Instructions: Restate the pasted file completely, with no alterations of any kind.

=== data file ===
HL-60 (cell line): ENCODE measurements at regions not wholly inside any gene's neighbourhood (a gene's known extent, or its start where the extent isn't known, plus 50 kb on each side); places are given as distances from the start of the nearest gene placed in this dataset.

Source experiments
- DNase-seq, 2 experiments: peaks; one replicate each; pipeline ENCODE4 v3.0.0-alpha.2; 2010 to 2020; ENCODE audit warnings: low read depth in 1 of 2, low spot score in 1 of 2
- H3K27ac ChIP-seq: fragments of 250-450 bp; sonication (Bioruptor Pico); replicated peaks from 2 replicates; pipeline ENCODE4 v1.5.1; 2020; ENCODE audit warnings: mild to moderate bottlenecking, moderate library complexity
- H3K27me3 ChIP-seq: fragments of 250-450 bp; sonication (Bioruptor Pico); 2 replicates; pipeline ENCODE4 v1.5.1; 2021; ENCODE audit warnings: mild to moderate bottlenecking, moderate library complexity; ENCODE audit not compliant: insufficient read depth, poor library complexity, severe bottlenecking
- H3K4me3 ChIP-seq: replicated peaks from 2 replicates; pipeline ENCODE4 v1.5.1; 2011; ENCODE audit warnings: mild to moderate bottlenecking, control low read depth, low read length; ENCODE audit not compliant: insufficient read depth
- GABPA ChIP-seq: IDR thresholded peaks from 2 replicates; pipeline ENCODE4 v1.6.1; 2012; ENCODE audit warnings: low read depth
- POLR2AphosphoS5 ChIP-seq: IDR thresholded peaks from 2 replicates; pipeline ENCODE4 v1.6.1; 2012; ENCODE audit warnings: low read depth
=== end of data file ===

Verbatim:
HL-60 (cell line): ENCODE measurements at regions not wholly inside any gene's neighbourhood (a gene's known extent, or its start where the extent isn't known, plus 50 kb on each side); places are given as distances from the start of the nearest gene placed in this dataset.

Source experiments
- DNase-seq, 2 experiments: peaks; one replicate each; pipeline ENCODE4 v3.0.0-alpha.2; 2010 to 2020; ENCODE audit warnings: low read depth in 1 of 2, low spot score in 1 of 2
- H3K27ac ChIP-seq: fragments of 250-450 bp; sonication (Bioruptor Pico); replicated peaks from 2 replicates; pipeline ENCODE4 v1.5.1; 2020; ENCODE audit warnings: mild to moderate bottlenecking, moderate library complexity
- H3K27me3 ChIP-seq: fragments of 250-450 bp; sonication (Bioruptor Pico); 2 replicates; pipeline ENCODE4 v1.5.1; 2021; ENCODE audit warnings: mild to moderate bottlenecking, moderate library complexity; ENCODE audit not compliant: insufficient read depth, poor library complexity, severe bottlenecking
- H3K4me3 ChIP-seq: replicated peaks from 2 replicates; pipeline ENCODE4 v1.5.1; 2011; ENCODE audit warnings: mild to moderate bottlenecking, control low read depth, low read length; ENCODE audit not compliant: insufficient read depth
- GABPA ChIP-seq: IDR thresholded peaks from 2 replicates; pipeline ENCODE4 v1.6.1; 2012; ENCODE audit warnings: low read depth
- POLR2AphosphoS5 ChIP-seq: IDR thresholded peaks from 2 replicates; pipeline ENCODE4 v1.6.1; 2012; ENCODE audit warnings: low read depth